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Short Hair, South Korea’s Show of Support

Women have been posting pictures of their short hair on social media. Why? As a show of support against anti-feminism. South Korea’s online anti-feminist community has been growing. In their view, being a ‘feminist’ means hating men and creating barriers for them. The country’s men feel that feminist policies and ideas have been unfair to them. Men have to serve eighteen months in the military before attending university. Men also don’t have the option of a university which admits only the male gender, unlike the several all-women universities in the country. While these men complain, Korea’s gender pay gap is 35%, larger than most other economies on the same level. The Economist ranks it as one of the worst environments for working women.  


This issue was brought into the spotlight during the 2021 Tokyo Olympics, when 20-year-old Olympian An San, was attacked for wearing her hair short and being enrolled in a University. According to the online commenters, these two attributes make her a ‘feminist’. One man posted, “It’s good she got a gold but her short hair makes her seem like she’s a feminist. If she is, I withdraw my support. All feminists should die.” 


According to author Hawon Jung, 2018’s “Cut the Corset” movement made short hair a political statement when women challenged beauty ideals by cutting their hair. Just a few weeks before the controversy about short hair arose, an ad designed by a woman in South Korea received hate from the male online community. The ad was for camping products, and besides the usual camping equipment, showed a pinching hand holding a sausage between the thumb and index finger. Many men felt that the sausage was supposed to represent something else, and that this ad was laughing at the size of their private parts. The unnamed woman’s company publicly apologized for the ad after the protest online, and announced they had disciplined the employee responsible.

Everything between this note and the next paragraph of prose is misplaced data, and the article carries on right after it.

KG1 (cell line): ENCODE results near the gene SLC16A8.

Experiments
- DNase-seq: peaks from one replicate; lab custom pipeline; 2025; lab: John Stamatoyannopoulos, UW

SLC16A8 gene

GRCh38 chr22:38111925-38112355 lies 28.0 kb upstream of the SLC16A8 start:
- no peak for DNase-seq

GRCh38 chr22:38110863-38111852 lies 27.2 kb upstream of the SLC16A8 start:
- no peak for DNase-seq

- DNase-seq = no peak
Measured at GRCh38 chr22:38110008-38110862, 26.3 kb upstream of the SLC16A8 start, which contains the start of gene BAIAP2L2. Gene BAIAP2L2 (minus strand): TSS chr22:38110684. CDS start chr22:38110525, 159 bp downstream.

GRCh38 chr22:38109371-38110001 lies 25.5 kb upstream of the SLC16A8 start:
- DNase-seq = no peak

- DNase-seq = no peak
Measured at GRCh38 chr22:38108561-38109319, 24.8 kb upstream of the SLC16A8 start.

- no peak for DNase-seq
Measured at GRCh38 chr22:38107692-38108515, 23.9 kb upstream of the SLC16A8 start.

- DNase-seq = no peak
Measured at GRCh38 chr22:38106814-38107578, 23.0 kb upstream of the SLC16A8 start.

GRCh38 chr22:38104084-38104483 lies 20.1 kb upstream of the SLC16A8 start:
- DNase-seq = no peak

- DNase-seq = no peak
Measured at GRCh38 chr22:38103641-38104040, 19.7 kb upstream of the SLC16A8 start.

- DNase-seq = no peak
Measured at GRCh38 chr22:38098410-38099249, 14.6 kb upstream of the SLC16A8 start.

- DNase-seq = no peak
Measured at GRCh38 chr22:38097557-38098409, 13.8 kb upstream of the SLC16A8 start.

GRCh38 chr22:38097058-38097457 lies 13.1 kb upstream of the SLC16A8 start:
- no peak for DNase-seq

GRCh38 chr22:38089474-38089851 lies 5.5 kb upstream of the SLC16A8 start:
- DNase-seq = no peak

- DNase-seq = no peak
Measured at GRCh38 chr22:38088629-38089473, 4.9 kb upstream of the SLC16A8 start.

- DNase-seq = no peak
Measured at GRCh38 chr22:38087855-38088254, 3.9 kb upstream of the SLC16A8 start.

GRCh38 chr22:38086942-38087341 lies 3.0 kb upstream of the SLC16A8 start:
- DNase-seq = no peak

An San received the support and defence the unnamed woman attacked a few weeks before did not. Women rose to defend the archer, cutting their own hair, and quoting her response to a question on Instagram when asked why she wore her hair short. “Because it is convenient.” The Women’s Shortcut Campaign (#여성_숏컷_캠페인) was started on twitter by Han Jiyoung, in support of the archer’s right to make her own choices about how she presents herself and cuts her hair. Jiyoung says, “This kind of mass attack… sends the message that men can control the female body and a message that females need to hide their feminist identity.”  More than 60,000 women responded to her campaign by showing off their own short hair on Social media. 


Support has been garnered from plenty of other high profile Korean celebrities and groups. One is Koo Hye-sun, an actress, director and movie director. One politician, Rep. Ryu Ho-jeong, from the Justice Party shared an old picture of herself with short hair. The Korea Archery Association has received thousands of requests for An San’s protection and defense. South Korean women have spent the past few years finding ways to fight misogyny and continue to garner interest and support. The attacks on An San is just the last and latest, and with renewed interest South Korea’s women are continuing to fight for equality and freedom of choice. 

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